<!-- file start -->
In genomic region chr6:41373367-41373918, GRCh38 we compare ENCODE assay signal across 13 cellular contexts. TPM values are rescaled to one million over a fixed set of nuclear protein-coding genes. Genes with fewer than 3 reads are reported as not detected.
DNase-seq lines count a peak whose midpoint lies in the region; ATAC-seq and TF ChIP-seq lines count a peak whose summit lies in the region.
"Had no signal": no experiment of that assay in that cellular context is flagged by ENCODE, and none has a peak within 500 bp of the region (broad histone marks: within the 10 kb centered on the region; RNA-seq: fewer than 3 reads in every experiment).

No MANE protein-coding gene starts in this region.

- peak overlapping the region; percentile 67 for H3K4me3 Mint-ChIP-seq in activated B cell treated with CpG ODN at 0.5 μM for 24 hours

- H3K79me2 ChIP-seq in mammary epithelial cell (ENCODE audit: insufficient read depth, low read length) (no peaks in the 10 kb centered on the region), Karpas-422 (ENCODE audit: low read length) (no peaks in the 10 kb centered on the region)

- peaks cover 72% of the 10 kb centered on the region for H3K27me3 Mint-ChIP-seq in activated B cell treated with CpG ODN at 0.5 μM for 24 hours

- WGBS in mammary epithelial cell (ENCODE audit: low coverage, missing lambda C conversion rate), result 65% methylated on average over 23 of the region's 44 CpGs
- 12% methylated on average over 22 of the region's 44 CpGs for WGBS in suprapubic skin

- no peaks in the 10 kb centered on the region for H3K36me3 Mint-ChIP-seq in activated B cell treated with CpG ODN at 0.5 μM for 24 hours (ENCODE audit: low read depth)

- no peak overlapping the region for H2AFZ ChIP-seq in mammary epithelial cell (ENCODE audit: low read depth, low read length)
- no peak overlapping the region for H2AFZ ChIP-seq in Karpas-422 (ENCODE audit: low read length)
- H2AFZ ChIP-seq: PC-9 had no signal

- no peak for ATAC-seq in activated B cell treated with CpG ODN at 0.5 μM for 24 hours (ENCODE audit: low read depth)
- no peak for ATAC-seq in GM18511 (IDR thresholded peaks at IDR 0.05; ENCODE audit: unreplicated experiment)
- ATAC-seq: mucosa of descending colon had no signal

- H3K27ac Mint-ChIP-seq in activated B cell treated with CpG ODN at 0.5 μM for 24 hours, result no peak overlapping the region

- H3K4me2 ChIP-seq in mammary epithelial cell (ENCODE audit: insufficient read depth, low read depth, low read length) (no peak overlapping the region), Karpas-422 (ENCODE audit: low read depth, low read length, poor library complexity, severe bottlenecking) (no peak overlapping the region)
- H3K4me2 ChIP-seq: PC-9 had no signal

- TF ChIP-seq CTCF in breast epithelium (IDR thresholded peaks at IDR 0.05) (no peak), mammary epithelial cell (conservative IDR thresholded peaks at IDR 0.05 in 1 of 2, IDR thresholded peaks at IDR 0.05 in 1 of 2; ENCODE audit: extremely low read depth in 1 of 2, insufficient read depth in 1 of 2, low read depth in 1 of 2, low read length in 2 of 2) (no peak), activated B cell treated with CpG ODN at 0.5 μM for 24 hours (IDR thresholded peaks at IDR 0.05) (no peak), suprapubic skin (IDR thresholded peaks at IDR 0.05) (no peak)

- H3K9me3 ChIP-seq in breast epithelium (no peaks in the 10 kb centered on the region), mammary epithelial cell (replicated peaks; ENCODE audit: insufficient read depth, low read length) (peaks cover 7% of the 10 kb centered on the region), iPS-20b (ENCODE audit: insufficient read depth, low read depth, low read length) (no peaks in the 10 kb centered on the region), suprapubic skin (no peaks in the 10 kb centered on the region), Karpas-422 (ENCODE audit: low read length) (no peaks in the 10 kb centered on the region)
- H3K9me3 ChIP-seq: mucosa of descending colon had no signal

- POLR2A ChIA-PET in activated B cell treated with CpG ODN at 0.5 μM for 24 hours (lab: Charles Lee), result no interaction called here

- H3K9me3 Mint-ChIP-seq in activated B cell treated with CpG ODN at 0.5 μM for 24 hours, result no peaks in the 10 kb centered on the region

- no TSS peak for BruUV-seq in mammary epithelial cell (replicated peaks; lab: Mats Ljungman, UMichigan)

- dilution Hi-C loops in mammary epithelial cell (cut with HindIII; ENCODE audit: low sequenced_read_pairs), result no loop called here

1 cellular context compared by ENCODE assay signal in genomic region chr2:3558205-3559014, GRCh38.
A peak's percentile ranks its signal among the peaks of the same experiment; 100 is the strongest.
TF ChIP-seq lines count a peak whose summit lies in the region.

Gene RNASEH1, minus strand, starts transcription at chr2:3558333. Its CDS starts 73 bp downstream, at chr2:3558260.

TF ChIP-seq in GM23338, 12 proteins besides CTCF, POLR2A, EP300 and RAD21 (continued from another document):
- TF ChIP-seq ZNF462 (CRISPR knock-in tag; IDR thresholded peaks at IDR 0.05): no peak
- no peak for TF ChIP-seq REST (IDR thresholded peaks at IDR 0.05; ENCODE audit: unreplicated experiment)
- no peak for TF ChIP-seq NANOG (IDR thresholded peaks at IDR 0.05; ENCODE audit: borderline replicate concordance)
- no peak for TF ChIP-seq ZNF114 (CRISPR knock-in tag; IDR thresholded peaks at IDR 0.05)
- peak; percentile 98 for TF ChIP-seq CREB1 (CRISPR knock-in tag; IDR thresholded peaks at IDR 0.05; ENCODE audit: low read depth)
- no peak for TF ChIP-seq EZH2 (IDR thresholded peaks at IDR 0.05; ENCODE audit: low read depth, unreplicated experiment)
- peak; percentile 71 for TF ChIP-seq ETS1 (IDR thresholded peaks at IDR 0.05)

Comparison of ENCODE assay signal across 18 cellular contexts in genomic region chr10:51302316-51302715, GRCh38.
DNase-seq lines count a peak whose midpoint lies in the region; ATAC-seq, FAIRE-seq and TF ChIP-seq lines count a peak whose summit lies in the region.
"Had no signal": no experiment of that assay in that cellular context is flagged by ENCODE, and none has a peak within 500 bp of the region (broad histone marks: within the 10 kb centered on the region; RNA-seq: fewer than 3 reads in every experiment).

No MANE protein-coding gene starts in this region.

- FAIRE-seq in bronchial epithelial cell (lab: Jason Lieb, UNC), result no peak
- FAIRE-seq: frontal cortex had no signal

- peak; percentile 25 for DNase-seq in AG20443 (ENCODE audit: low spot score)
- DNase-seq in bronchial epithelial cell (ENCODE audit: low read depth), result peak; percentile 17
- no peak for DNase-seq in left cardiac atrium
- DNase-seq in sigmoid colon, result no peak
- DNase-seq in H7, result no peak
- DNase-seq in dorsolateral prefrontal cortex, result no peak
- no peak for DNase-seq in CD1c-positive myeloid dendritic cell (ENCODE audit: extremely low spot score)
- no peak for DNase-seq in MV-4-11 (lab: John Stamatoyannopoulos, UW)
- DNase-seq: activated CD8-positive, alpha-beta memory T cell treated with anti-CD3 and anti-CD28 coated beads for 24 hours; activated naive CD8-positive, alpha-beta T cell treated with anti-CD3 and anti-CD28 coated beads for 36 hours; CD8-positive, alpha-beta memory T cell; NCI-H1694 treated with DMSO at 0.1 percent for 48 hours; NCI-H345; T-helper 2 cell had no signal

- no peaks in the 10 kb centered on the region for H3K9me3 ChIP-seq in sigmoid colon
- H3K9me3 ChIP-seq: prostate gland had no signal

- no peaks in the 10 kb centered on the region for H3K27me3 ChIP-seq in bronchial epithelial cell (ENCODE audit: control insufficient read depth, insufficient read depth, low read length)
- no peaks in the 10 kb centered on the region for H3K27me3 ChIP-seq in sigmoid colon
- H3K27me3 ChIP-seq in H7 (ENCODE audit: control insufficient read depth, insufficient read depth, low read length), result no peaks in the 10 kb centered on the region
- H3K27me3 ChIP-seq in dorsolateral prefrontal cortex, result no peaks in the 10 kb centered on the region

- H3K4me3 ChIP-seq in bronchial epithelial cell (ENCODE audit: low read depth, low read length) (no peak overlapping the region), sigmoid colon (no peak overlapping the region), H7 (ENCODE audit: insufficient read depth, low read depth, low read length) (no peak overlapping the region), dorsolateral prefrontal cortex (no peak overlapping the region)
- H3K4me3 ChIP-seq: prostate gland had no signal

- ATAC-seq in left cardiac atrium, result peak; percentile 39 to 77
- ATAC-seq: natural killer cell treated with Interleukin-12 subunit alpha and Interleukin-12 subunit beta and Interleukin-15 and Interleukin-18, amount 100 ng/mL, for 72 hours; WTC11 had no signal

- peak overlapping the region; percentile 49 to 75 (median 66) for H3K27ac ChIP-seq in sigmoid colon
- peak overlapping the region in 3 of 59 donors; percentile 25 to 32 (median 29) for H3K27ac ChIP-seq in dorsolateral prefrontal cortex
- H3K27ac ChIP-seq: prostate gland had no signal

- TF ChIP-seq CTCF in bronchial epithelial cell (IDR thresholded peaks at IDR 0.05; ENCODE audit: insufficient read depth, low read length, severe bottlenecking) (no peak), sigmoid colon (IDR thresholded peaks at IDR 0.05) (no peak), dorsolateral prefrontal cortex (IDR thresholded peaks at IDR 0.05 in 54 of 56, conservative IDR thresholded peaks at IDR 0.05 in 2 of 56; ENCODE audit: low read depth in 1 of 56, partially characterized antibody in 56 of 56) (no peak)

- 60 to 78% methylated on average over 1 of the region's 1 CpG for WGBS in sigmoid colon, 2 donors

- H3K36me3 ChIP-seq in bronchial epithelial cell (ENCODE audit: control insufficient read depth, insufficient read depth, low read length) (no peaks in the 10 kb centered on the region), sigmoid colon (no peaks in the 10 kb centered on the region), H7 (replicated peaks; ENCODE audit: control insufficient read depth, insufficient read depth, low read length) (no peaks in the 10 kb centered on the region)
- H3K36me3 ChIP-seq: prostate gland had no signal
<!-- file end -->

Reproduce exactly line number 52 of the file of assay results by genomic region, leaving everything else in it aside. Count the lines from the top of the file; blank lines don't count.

- no peak for DNase-seq in MV-4-11 (lab: John Stamatoyannopoulos, UW)